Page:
3/20/85, Updated 8/1/02

Attribution Theory — Explaining Behavior *

David A. Gershaw, Ph.D.

Everyone — including psychologists — tries to explain the behavior of themselves and others. We try to attribute causal factors to behavior. Sometimes we infer correctly, but other times we are wrong. Regardless of the correctness of our attribution, we change our opinions and behavior accordingly. What factors influence our attributions?

Consider two people buying a cone of "tooty-fruity, double-nutty" ice cream. If one person bought the cone when the store was out of all flavors except that one, you would tend to attribute the purchase to a situational cause. If she wanted ice cream, there was no other choice. If the other person purchased his cone when there were many flavors available, you would attribute his behavior to a personal cause. He really likes "tooty-fruity, double-nutty" ice cream.

Whether you attribute a personal or situational cause depends on several factors. Two of these factors are consistency and distinctiveness. Consistency means that the behavior is the same over various instances, situations or people. In contrast, distinctiveness means the behavior is only seen with certain people, in certain situations or specific instances. Consistency leads to attribution of personal causes, while distinctiveness suggests situational causes.

Whether you are right or wrong,
your attributions will influence your behavior.

Suppose Joe — a co-worker or classmate — avoids you. Does this mean he dislikes you? (Maybe you haven't been using a good deodorant.) Could it be just a coincidence? If it happened distinctively over time — he just avoided you for a day or two — you might assume that something has been upsetting him. If it was distinctive over people — Joe avoids you but doesn't avoid others — he may dislike you. If he avoided you at work or school but was sociable outside of those situations— you might assume that work/school pressures were affecting him. However, if Joe avoids almost all types of people most of the time and in most situations, you would be likely to attribute a personal cause — Joe is shy. Regardless of whether you are right or wrong, your attributions will influence your behavior toward Joe.

Another factor affecting attribution is consensus (agreement). If there is consensus, we tend to attribute a situational cause. For example, if millions of people flock to see a movie, we assume that the movie was good. In contrast, if someone sees a movie six times, when others are staying away in droves, we attribute a personal cause — she likes that type of movie.

Situational demands also influence our attributions. When observed behavior goes along with the situational demands, we assume a situational cause. It tells us very little about the person. If the behavior is contrary to the situational demands, we assume a personal cause. For example, if a woman wears a bathing suit to the beach, we assume it is situationally caused. However, if she wears it to the office, a personal attribution is more likely to be made.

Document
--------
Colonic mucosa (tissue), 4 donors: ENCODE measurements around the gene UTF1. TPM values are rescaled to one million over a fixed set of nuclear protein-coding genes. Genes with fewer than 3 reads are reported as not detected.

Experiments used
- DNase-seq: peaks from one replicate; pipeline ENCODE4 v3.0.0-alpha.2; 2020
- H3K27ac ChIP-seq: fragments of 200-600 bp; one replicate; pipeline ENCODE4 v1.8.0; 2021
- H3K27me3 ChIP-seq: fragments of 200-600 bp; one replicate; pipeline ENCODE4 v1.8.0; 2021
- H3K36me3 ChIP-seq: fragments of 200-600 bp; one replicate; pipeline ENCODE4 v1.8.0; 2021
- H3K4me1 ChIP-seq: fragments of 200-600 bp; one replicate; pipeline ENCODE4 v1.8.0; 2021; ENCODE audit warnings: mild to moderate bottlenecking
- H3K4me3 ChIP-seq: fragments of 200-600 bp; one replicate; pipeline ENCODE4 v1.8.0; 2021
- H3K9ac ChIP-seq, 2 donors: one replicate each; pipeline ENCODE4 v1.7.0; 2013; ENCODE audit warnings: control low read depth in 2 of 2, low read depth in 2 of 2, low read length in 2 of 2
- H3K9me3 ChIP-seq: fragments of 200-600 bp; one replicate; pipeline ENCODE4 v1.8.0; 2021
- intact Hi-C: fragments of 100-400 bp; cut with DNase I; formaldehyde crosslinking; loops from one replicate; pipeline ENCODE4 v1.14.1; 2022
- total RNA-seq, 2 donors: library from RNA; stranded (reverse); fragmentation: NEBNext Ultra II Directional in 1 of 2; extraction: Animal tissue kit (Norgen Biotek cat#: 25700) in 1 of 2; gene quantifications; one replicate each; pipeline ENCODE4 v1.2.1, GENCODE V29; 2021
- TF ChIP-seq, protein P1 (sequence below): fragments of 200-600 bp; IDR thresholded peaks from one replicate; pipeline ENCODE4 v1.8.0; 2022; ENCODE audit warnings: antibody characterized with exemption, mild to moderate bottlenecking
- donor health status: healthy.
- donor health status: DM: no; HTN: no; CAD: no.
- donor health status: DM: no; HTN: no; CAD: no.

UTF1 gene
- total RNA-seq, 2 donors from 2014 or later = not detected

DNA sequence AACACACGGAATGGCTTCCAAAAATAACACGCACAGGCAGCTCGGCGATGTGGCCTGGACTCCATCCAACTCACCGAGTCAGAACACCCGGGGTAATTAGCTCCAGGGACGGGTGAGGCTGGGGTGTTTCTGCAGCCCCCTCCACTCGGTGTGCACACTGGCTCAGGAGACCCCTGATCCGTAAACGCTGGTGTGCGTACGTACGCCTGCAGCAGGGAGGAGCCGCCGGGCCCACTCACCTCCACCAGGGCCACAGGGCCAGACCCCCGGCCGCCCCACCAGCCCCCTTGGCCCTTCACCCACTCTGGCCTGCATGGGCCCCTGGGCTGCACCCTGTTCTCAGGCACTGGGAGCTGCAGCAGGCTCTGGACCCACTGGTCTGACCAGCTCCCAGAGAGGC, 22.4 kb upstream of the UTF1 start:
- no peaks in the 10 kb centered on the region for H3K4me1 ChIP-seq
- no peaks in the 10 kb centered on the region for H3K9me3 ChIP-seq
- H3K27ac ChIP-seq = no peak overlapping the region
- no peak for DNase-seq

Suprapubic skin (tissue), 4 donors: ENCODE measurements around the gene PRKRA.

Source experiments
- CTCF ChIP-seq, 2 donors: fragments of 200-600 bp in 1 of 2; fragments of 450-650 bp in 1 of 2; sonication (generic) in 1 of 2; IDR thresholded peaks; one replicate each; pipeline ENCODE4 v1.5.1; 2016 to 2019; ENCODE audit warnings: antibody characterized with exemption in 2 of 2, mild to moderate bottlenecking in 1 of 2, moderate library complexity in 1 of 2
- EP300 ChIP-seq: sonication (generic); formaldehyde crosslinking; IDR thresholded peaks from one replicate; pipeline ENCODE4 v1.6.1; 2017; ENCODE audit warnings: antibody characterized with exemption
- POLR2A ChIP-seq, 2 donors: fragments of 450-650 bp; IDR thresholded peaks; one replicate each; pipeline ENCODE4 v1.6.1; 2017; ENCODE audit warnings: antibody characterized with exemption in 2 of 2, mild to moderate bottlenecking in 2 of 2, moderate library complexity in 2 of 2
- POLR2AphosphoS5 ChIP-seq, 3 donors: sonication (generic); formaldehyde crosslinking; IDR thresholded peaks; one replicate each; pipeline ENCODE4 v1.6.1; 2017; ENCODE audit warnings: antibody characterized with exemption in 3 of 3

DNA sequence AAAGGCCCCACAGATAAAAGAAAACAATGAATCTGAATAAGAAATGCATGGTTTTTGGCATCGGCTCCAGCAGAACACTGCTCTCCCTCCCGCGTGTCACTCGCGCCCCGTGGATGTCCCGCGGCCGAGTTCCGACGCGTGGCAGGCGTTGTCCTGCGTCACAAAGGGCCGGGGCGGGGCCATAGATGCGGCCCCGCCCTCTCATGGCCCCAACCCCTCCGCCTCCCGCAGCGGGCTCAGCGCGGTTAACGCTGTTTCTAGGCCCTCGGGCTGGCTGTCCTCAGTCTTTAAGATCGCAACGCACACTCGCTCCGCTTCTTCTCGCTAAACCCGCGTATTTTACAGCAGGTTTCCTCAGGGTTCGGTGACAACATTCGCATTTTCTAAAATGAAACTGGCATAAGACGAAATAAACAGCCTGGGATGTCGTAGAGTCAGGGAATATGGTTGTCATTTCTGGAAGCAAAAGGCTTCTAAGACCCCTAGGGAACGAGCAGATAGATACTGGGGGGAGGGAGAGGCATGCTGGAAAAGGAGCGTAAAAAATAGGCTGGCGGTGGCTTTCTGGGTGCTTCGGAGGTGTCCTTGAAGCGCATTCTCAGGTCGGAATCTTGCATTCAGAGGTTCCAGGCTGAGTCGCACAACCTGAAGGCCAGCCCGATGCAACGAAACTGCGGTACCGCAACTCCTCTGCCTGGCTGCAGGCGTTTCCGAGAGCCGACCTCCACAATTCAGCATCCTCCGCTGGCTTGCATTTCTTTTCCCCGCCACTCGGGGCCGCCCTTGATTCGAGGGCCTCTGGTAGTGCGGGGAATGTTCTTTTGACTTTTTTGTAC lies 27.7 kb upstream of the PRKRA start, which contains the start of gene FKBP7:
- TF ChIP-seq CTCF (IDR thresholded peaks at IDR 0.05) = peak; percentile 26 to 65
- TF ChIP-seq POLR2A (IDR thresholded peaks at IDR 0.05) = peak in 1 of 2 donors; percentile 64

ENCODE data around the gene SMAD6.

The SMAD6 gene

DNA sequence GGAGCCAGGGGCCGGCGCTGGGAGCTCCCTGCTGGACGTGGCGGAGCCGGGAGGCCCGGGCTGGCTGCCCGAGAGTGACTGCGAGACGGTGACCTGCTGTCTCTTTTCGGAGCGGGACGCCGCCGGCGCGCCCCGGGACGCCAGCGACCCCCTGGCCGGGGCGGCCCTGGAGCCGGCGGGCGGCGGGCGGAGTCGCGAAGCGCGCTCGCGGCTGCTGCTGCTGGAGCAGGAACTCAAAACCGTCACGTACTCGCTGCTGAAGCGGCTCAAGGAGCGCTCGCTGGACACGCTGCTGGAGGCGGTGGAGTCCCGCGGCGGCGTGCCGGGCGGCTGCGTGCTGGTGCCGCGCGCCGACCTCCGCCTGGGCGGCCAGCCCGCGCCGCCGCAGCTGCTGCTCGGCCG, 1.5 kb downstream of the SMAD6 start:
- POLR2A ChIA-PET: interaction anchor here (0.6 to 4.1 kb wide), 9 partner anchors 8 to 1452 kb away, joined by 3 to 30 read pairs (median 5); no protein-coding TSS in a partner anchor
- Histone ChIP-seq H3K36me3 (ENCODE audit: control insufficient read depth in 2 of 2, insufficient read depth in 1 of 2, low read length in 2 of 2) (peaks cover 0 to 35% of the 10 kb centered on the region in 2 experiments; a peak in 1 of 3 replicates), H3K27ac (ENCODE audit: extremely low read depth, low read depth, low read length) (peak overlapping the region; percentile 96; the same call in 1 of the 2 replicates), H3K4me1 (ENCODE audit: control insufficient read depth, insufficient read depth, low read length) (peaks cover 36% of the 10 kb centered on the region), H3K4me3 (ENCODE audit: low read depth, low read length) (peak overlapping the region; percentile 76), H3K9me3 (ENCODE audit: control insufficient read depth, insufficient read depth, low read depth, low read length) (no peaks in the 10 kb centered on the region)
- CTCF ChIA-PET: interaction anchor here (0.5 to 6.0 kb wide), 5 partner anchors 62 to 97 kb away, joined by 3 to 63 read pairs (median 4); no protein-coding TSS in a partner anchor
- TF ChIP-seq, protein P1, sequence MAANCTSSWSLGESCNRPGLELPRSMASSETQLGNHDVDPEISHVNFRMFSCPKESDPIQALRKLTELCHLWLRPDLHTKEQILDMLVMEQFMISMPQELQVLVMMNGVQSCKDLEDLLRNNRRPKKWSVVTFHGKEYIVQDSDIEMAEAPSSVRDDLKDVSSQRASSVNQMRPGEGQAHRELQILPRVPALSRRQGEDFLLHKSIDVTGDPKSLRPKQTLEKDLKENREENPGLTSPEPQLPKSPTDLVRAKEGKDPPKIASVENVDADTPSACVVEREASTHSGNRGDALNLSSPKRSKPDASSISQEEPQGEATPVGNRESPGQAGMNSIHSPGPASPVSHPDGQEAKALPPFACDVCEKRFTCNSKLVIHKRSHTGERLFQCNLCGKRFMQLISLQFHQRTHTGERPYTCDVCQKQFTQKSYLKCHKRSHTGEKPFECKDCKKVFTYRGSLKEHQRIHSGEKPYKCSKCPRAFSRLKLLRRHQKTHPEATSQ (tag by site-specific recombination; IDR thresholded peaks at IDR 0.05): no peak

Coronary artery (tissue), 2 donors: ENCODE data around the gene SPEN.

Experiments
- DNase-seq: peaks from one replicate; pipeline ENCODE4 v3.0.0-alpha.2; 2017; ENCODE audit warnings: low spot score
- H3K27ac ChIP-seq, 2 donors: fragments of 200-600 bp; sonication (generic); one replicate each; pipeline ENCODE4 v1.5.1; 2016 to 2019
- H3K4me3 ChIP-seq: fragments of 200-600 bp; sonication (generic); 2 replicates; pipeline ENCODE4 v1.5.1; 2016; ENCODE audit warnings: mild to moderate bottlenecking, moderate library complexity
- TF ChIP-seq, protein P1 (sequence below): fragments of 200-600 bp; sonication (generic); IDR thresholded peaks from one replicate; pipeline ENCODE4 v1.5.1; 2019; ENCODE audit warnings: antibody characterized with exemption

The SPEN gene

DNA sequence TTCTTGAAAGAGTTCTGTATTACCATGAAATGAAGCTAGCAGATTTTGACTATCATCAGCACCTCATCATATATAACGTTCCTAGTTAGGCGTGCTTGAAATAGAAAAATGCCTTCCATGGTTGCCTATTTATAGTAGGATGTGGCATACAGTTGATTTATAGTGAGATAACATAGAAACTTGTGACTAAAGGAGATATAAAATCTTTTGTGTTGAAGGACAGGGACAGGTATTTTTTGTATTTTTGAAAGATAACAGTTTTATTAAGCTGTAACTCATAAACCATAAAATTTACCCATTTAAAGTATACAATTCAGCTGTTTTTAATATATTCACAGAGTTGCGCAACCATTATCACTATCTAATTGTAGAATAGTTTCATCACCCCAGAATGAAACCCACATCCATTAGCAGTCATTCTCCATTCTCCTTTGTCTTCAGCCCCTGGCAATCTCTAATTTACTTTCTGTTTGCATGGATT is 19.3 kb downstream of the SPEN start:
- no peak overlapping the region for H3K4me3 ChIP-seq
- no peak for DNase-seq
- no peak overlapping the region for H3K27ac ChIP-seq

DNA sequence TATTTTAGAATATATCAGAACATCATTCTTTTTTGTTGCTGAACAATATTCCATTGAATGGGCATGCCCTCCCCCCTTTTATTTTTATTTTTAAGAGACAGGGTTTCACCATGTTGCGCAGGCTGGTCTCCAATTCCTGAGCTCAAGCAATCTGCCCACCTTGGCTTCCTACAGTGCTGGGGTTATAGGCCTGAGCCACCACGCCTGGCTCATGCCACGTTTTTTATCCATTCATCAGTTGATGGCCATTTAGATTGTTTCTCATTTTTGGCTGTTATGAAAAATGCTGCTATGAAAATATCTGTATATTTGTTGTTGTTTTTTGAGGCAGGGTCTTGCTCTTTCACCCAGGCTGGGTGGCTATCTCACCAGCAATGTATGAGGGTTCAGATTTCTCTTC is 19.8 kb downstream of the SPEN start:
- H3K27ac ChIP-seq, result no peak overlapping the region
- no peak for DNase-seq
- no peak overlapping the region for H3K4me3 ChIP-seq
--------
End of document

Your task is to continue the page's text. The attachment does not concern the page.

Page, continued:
In making attributions, it makes a great deal of difference whether we are the actor or observer in relation to the behavior. As the actor, we know the history behind our behavior. As an observer, we are often ignorant of the history. For examples, suppose you have seen Tanya at the last five parties you attended. You may assume that Tanya likes parties and is sociable and outgoing. However, if you say this to her, you might get a response like this:

"Actually, I hate these parties, but I get invited to play my tuba at them. My music teacher says I need to practice in front of an audience, so I keep attending these dumb events. Want to hear a Sousa march?"

Knowing the history (background) for this behavior changes your attribution.

This actor-observer difference often leads to a fundamental attribution error. As we observe the behavior of others — not knowing their history — we tend to attribute their acts to their desires, motives or personality traits. As actors, we tend to attribute situational causes to our own actions.

Suppose someone knocks over a cup of coffee. If we observe this, we tend to assume personal causes — that person is clumsy or careless. If we knock over the cup, it is because of situational factors — the cup was too close to the edge of the table, the quarters were too cramped or someone accidentally bumped into us.

There is also a sex-bias in attribution. Competency is viewed as a masculine trait in our culture. If two people successfully perform a task, both men and women tend to attribute the man's success to skill and the woman's success to luck!

So — before you make a judgment about someone's behavior — try to get more information about their background (history) to reduce your chances of attribution error. In other words, before you jump to a conclusion — ask some questions.

* Adapted from Dennis Coon's Introduction to Psychology: Gateways to Mind and Behavior, 2001, pages 638-640

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